Sheeley Built USN Jacket

Discussion in 'Reproduction manufacturers' started by Maverickson, Jun 27, 2018.

  1. Maverickson

    Maverickson Active Member

    Messages:
    358
    Location:
    Virginia Beach, VA
    Hi All,

    I thought some of you might like to see an example of my latest work. In this case a size 40 USN Monarch AN-J-3A from their mid War 20570 contract. This particular contract, other than the pre War M-422, is probably the only true War era contract where those issued this model jacket might have directly participated in the War effort. Thus making it all the more interesting.

    Truly a favorite of jacket maker of mine & after 10 long years of collecting I have accumulated War era USN Monarch originals ranging from size 36 through 46. So there is very little guess work for me to figure out the sizing and it's idiosyncrasies for this particular model jacket.

    Any and all true Large size USN War era Monarch jackets are beyond rare. In fact, I've only come across two Large size AN-J-3A model jackets and I own them both. Prior to finding those two I was of the opinion that only size 40 and smaller were in fact made for any and all of their USN Mil-Spec contracts.

    Those large size jackets were taken down to their individual pieces, patterned and complete restored. They are seen here,


    In the case of this latest build, the size 40 AN-J-3A Monarch jacket I used to pattern this latest build came from an IDed individual by the name of John Z. Colt. I've done quite a bit of research on the original owner and have spoken at great length with both Colt's son and the son of one of the air crew. In doing so acquired the complete run down on the original owner's War record.

    This pattern jacket that once belonged to a John Z. Colt https://obittree.com/obituary/us/ne...ach---tuyn-funeral-home-inc/john-colt/566120/ in short was a USN aviator that participated in The Battle Of Okinawa. Colt flew off of the USS Langley (CVL-27) while flying the TBM Avenger with VT-23. It would be my best guess that Colt wore his AN-J-3A Monarch for at least half of his 18 strikes against Okinawa and it's surrounding Islands. Most interesting, during the battle, Colt and his crew crash landed twice aboard the Langley. Also did a forced landing at what is now Kadena AF base while the air strip was still contested. But there is so much more information to come.

    Ultimately, the original size 40 Monarch AN-J-3A jacket will be going back to Colt's son. As once I began corresponding with John Colt Jr., he had a change of heart. He has now decided he wants to repurchase the jacket. But not before having me do a complete restoration on that jacket and currently an on going project. Something for a future thread once Colt's jacket's restoration is complete. At that time & besides the restoration, that future thread will include copies of both flight logs and excerpts from a 170 page personal diary with information that will put you there. Also related associated items and original pix from the Battle Of Okinawa.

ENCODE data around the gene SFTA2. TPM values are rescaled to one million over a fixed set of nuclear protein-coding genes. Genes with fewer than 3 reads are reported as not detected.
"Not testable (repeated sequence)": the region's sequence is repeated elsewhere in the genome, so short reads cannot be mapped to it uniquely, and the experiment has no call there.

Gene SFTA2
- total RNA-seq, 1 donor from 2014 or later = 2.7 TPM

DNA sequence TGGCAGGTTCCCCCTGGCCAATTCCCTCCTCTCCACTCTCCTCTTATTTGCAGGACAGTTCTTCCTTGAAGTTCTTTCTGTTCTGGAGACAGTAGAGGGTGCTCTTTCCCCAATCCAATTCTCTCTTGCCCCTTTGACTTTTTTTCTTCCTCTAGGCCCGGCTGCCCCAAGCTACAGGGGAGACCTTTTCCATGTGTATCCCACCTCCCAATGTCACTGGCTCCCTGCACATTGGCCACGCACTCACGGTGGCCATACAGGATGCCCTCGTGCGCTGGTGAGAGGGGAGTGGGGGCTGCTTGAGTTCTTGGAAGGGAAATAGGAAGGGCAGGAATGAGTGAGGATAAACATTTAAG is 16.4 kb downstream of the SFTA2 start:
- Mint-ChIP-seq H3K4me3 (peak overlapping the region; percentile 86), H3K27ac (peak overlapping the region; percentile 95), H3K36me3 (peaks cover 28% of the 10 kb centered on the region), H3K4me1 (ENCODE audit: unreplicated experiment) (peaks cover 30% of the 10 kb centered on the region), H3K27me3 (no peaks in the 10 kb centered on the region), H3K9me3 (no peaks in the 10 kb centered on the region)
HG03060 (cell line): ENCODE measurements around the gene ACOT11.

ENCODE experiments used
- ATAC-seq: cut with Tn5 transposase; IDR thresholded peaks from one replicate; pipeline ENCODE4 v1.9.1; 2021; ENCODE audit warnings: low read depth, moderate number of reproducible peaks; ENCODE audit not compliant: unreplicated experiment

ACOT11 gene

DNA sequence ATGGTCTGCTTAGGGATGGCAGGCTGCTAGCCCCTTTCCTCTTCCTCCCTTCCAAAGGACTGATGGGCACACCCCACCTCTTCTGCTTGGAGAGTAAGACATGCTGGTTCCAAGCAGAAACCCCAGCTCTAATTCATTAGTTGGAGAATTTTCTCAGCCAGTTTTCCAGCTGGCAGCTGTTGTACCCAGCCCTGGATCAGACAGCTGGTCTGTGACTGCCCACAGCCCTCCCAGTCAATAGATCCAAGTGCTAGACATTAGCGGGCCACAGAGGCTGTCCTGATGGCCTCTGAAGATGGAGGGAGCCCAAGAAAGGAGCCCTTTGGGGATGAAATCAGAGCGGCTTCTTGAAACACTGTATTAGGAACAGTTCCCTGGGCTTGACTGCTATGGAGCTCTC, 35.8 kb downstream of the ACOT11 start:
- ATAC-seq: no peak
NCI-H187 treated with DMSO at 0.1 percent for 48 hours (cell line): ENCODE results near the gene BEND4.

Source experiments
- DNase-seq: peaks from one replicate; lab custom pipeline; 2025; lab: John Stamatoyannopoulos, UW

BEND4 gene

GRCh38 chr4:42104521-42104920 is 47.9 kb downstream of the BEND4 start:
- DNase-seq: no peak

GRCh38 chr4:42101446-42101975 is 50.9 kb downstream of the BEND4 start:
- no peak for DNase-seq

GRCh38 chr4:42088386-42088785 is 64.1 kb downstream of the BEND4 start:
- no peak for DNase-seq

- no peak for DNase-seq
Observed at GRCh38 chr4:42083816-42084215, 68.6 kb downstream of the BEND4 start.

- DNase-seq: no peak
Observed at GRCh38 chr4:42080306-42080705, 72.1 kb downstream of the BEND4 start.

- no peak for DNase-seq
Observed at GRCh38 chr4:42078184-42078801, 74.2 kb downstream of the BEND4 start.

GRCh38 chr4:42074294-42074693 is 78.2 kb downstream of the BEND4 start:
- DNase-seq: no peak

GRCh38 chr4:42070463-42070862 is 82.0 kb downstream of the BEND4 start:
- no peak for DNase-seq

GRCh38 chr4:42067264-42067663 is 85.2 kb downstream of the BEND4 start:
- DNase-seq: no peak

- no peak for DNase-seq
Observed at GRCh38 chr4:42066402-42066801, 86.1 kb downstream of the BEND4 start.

Through me, Colt's jacket has spawned a new generation of size 40 model 20570 Monarch AN-J-3A reproduction jackets. That reproduction can be seen below.


    Please note that in the above image that the jacket has a closed zipper. However, to cut down on hide abrasion at the zipper's connection points and leather extension seam I made allowances. Exactly how I set up my my own. If not originally done that way like seen here http://www.vintageleatherjackets.org/media/caglecos-leather-zip-extension.359/ I correct those originals with what I refer to as having crowded zips http://www.vintageleatherjackets.org/media/sheeley-cagleco-zip-track-jpg.360/










    Like many of the original War era USN Monarch's I have either handled or own, this reproduction jacket of mine seen above was done using vegetable tanned goat hide with a russet colored base. To achieve the seal brown I applied a brown pigment which will ultimately wear and give way to reveal the russet base.

    Done utilizing all Monarch colored matching 100% cotton thread and comparable stitch counts as seen used originally for this model USN jackets. The hardware includes correct original blackened brass M-43 Talon. Dull purple knits, a high end thick rayon sourced out of the UK. Included are three labels I had custom made like originally used for the 20570 contract.

    This 20570 contract is a hybrid of the just earlier M-422 model jacket. With idiosyncrasy only found with this particular contract. Much less boxy, with relatively narrow sleeve ends than the earlier model. Still originally done the old way using cotton thread. Overall, a much more modern twist than the M-422. Form fitting but still not quite the the modern G-1. In my opinion I believe that this Monarch contract is arguably the best looking USN model WW-2 jacket made and one of the reasons I decided to duplicate it.